What Teens Should Know About Stalking
January is National Stalking Awareness Month, so it’s a great time to talk to your teen about stalking. A 2016 study in the American Journal of Preventive Medicine surveyed 1,236 randomly selected youth and found that 14% of girls and 13% of boys were victims of stalking. Additionally, the survey indicated that these teens were more likely to report symptoms linked to depression, as well as risky behavior, such as binge drinking and sexting.
Definition of Stalking
The term ‘stalking’ can frequently be used in a joking manner for teens, so it’s no surprise that most youth don’t understand what it really is. Make sure your teen has an accurate definition of the term. Stalking is a repeated pattern of behavior that makes you feel afraid, nervous, harassed, or in danger.
If a teen is unsure whether someone is actually stalking him/her, they should ask themselves these questions:
- Are the interactions unwanted on my part?
- Are the interactions ongoing?
- Do the interactions make me feel uneasy?
If a teen can answer ‘yes’ to these questions, they may be being stalked. Be sure to tell your teen that if they are stalked, it is not their fault. Stalkers are responsible for their behavior, not the victims. Also inform your teen that stalking is a crime.
Signs of Stalking
Teens should be aware that stalkers come in all forms. A stalker can be a current boyfriend or girlfriend, someone they dated in the past, someone they know casually, or even a stranger. When someone repeatedly contacts you, follows you, sends you things, or talks to you when you don’t want them to, they have crossed a line. Stalking behaviors can include:
- Writing and leaving you notes
- Damaging your property
- Knowing your schedule
- Showing up at places you go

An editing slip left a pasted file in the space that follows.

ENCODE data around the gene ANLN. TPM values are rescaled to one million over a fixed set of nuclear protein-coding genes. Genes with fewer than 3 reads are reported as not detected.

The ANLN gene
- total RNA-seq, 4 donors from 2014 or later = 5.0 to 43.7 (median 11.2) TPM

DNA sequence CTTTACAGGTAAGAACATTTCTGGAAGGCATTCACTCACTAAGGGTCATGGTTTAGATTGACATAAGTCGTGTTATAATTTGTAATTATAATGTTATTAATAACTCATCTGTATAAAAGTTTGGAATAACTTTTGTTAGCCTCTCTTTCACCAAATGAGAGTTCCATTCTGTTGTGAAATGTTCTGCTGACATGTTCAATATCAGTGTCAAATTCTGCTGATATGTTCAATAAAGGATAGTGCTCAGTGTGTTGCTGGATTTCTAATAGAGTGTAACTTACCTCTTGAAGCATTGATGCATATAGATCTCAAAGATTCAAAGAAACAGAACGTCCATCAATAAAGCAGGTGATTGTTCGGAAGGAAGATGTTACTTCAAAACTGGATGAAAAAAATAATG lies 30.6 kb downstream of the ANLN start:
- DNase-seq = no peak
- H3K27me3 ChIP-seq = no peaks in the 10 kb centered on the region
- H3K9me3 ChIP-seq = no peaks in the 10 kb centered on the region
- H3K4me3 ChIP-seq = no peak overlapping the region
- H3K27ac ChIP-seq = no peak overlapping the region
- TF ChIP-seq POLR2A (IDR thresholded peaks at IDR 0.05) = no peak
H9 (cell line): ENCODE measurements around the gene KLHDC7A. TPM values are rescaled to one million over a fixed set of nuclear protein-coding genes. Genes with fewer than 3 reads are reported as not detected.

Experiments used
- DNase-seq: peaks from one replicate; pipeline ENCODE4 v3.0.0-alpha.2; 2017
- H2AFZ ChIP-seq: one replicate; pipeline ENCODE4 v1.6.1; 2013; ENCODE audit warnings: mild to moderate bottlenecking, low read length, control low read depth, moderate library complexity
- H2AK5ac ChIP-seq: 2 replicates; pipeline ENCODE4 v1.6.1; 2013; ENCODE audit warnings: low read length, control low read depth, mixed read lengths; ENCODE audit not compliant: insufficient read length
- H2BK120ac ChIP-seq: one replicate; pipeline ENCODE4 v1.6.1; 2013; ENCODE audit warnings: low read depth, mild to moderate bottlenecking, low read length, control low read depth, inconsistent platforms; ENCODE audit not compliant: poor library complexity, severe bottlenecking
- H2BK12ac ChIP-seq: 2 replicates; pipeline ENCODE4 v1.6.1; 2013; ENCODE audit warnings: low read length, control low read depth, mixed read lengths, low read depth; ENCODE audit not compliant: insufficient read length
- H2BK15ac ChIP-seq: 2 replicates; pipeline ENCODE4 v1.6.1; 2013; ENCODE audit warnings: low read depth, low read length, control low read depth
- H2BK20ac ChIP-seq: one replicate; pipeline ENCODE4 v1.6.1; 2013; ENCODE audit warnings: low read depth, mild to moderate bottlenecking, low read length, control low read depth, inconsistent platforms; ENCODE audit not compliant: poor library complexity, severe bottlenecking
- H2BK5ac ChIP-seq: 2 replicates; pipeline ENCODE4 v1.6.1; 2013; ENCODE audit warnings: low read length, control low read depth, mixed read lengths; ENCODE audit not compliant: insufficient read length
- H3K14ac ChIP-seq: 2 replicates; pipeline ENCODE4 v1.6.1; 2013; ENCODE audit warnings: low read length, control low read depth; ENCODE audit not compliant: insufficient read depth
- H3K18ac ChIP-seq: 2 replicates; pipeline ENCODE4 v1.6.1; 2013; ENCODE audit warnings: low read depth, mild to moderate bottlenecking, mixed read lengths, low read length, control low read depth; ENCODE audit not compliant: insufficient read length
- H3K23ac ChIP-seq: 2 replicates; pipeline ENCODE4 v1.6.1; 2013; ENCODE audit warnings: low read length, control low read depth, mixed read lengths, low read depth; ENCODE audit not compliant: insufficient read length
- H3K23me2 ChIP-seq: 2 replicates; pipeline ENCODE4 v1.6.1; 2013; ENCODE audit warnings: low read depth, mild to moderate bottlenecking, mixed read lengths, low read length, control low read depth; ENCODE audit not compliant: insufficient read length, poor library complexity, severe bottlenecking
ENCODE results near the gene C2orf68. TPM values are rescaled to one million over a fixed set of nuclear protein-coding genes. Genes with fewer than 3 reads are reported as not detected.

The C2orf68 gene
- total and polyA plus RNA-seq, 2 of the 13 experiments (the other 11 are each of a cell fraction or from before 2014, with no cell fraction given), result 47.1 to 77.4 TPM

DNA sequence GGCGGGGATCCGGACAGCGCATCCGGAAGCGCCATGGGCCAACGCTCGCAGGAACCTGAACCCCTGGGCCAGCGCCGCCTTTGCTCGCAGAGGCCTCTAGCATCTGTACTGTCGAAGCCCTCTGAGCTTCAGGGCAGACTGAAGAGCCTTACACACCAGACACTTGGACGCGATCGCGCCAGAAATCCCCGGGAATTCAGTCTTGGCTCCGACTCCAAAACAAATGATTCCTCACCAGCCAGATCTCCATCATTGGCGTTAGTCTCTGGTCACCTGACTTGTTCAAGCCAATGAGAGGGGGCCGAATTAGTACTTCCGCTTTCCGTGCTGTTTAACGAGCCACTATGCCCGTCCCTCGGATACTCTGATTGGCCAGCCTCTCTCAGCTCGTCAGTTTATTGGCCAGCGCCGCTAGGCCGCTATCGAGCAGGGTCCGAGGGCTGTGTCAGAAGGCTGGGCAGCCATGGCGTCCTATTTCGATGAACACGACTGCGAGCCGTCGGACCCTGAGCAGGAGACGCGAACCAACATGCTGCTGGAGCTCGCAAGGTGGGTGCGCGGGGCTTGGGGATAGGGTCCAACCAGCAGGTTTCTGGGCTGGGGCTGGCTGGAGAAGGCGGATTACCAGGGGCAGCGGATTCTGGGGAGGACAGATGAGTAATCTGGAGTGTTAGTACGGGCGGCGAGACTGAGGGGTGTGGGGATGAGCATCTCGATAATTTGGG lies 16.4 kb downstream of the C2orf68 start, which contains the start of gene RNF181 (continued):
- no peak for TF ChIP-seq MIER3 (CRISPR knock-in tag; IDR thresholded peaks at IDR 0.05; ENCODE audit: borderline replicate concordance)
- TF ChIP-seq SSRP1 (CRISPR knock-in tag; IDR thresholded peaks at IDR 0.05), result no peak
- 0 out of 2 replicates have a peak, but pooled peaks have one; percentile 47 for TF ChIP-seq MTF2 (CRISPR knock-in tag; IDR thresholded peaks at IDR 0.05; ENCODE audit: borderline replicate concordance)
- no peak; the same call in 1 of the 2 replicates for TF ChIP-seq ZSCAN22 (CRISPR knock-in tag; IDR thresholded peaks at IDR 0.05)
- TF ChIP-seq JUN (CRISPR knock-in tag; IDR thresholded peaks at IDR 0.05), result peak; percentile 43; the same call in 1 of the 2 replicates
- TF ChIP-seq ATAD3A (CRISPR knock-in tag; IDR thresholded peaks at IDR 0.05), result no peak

- Sending mail, e-mail, and pictures
- Creating a website about you
- Sending gifts
- Stealing things that belong to you
- Calling you repeatedly
- Following you
Actions to Take
Don’t wait for your teen to experience stalking to inform him or her what to do if it should happen. Many teens are embarrassed and/or scared, and do not tell anyone when they have a stalker. Be proactive and inform them what to do before they face a bad situation.
- Establish boundaries. The first step in any stalking situation is to clearly and firmly tell the stalker that you do not want their attention and that their behavior needs to stop. The stalker may be socially awkward and simply not realize that their behavior is inappropriate. Sometimes, a stalker simply needs to be told that you want them to stay away from you, and the behavior will stop. If it still continues, you can be confident that the stalker is acting intentionally and is a potential danger. (Note: your teen should not approach their stalker if they feel in danger.)
- Tell someone. Tell your family, friends, or a trusted adult the identity of your stalker and ask them to try to direct the person away from you, if they can do it safely.
- Practice safety. Whenever you go out, tell someone where you are going and when you will be back. Always have a charged cell phone with you that has the phone numbers of people to contact in an emergency. Think through possible scenarios ahead of time, such as where to go or who to call for help.
- Avoid contact. Once you have told the stalker clearly to leave you alone, avoid all contact with them. If you have been clear and they have not respected your wishes, then there is no reason to communicate with them again. In fact, talking to them or meeting with them again may give them the feeling that they are “making progress” with you.
- Keep a log. Document the situation and share it with the police. Make notes of the exact dates, times, and locations that the stalker contacted you and by what method. Save all emails, text messages, voicemails, letters, and gifts. Screenshot threatening social media posts or comments. Take photos of property damage. If you document what is going on, it will be easier for the police to do something about the situation.